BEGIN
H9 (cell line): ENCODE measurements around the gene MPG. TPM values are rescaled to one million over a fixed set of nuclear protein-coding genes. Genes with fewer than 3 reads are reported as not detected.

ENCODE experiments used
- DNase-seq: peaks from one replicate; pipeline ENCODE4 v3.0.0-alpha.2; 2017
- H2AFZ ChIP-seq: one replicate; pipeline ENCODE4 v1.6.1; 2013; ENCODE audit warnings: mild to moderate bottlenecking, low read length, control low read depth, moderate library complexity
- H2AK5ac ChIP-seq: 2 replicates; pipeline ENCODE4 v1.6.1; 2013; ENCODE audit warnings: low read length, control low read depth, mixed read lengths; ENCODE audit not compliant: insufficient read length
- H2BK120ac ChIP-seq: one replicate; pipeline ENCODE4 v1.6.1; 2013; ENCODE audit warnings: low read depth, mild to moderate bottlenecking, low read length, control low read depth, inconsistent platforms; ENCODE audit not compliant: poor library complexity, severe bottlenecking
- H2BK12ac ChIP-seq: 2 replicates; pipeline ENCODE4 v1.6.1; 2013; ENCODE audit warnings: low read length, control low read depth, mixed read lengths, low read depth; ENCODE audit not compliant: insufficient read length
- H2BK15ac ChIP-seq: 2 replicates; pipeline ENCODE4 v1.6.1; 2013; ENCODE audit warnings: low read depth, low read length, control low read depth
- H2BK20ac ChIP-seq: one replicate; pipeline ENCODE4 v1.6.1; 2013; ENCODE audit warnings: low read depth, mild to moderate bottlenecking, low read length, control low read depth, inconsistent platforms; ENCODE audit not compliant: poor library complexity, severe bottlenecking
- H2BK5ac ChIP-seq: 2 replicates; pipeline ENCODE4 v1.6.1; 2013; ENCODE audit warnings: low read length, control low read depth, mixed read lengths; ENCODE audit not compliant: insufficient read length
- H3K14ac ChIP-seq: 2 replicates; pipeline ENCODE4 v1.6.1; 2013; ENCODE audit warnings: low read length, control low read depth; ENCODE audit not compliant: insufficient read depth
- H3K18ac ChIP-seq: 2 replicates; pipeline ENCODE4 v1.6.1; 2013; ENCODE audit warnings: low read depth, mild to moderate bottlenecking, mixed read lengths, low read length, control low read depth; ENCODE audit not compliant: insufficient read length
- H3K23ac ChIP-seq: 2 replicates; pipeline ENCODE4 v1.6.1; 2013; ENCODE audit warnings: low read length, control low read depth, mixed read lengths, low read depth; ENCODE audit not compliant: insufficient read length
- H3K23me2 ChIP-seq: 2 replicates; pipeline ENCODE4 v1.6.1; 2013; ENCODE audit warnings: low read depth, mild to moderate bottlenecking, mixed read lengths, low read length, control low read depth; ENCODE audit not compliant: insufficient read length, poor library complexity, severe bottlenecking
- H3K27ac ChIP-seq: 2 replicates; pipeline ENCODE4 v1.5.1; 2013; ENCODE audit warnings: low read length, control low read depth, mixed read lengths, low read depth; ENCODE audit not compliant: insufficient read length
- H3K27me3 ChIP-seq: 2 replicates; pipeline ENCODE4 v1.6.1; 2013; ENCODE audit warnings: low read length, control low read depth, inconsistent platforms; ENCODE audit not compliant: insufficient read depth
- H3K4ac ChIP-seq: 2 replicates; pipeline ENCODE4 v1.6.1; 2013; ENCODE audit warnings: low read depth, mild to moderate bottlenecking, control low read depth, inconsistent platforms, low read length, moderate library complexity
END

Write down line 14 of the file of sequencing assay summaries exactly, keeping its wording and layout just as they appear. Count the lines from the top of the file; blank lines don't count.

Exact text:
- H3K23me2 ChIP-seq: 2 replicates; pipeline ENCODE4 v1.6.1; 2013; ENCODE audit warnings: low read depth, mild to moderate bottlenecking, mixed read lengths, low read length, control low read depth; ENCODE audit not compliant: insufficient read length, poor library complexity, severe bottlenecking